Regional salary growth like this in challenging times could indicate an investment and a confidence in non-southern areas of the UK. It’s a trend that many forecasters will be watching closely as we move into 2021 and continue to adjust to new ways of living and working.

Both in London and elsewhere, a quarter of candidates expect salary growth 

While job precariousness and risk of redundancies have been on the minds of many during 2020, jobseekers are unlikely to accept salary cuts as a result of the pandemic’s financial impact.

In a separate body of candidate research we carried out in early December 2020, 25% of those looking for work had asked for a higher salary during the pandemic. 

That’s counterbalanced by just 10% who have reported that the coronavirus outbreak has led to them request a lower salary in their hunt for a new role.

What does this mean for hiring managers in 2021? Simply put: candidates understand that the pandemic will have implications on the roles available, but they’re also cognisant of their own value to companies. 

A candidate’s view: Konrad, accountant 

Having graduated from a London university before training at an accountancy firm in the city, Konrad had always thought his future lay largely in England’s capital.

Prior to university, Konrad had moved over from his native Poland, and, after five years in the UK, had become a naturalised British citizen.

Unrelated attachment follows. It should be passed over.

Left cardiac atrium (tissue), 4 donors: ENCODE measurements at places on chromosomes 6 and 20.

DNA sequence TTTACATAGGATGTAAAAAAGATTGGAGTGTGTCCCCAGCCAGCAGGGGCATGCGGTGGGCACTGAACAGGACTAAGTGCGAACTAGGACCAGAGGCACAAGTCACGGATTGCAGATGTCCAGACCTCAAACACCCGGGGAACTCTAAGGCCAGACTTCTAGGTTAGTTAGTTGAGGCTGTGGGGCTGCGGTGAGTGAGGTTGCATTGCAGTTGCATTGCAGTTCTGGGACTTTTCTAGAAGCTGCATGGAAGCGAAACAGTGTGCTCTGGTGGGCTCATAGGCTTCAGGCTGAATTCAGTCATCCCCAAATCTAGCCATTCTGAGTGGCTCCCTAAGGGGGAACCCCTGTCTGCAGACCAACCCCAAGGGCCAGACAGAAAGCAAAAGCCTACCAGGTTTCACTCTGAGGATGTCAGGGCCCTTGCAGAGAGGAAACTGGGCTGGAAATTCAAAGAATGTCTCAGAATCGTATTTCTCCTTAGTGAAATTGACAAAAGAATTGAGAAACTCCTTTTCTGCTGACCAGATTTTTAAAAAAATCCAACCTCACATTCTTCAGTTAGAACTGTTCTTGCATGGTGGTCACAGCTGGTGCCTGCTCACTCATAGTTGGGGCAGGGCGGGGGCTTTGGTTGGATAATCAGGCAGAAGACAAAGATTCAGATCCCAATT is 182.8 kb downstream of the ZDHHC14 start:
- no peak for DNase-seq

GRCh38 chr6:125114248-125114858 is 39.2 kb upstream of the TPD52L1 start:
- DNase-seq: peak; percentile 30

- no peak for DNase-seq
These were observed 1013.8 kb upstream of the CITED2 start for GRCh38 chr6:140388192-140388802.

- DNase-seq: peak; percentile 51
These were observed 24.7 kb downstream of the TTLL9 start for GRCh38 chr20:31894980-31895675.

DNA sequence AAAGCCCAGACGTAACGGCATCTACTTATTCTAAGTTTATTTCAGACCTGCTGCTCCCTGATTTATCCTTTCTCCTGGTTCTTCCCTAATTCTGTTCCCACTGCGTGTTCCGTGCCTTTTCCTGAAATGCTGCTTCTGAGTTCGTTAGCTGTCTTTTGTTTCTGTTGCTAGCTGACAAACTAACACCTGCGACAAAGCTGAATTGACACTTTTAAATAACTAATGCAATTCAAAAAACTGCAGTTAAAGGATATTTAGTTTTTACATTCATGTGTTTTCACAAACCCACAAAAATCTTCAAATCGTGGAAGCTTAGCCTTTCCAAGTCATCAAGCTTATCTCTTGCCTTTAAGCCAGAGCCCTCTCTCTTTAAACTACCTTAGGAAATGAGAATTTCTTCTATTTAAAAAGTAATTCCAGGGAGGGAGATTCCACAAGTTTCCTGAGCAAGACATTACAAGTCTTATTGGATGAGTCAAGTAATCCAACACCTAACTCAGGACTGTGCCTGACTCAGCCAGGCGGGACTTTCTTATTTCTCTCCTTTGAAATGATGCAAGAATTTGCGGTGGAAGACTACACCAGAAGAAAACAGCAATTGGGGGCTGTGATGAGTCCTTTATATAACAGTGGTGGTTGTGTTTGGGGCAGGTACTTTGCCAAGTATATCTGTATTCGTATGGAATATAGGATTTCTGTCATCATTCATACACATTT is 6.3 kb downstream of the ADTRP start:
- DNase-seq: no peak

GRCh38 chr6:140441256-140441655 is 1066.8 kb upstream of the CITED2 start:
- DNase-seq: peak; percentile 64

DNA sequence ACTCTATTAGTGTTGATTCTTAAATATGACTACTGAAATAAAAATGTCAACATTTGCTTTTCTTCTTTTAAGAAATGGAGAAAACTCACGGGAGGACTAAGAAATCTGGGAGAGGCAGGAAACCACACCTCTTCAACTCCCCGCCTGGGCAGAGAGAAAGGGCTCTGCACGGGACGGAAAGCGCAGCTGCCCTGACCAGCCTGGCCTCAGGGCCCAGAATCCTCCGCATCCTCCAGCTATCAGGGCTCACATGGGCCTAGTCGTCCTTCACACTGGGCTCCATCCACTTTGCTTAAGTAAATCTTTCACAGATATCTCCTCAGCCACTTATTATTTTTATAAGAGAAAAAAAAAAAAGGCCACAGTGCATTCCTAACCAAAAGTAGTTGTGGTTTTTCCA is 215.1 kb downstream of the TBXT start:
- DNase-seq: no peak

“I’ve invested a lot in London, from the friends I’ve made to the UK-specific qualifications I’ve gained as an accountant. And I’m grateful for the opportunities I’ve had as a result of being here. Working in the finance industry in the city, I’ve been exposed to great opportunities, both professionally and personally.

“And I strongly feel that London will remain as competitive as it has been over the past decade for the next years to come. Ultimately, when you bring together such a number of people, you encourage competition, which leads to high performance and high salaries.”

A HR view: Scott, technology industry recruiter

Scott, who has worked as a Talent Acquisition Manager for a household name technology brand for the past eight years thinks that for too long London has held all the cards for those seeking to fast-track their careers.

 “Perhaps it’s high time for a recalibration, in which candidates and companies can find roles and talent wherever they are in the UK.

“Post-pandemic, I can absolutely see a world in which more colleagues work from wherever they choose in the UK, rendering London less central to how we work.

In my company, we’re investigating ways in which our teams would occasionally come together to meet in person when needed – for key sessions, town halls, or vision days, for example. And we’re looking at setting up smaller satellite desk spaces across the UK so that local teams can meet up easily and London feels less the focus of everything.

This wouldn’t mean London becoming obsolete or prompting a mass exodus to smaller cities across the UK and abroad. It’s more about spreading out the access to opportunities in a way that feels fairer and more accessible.”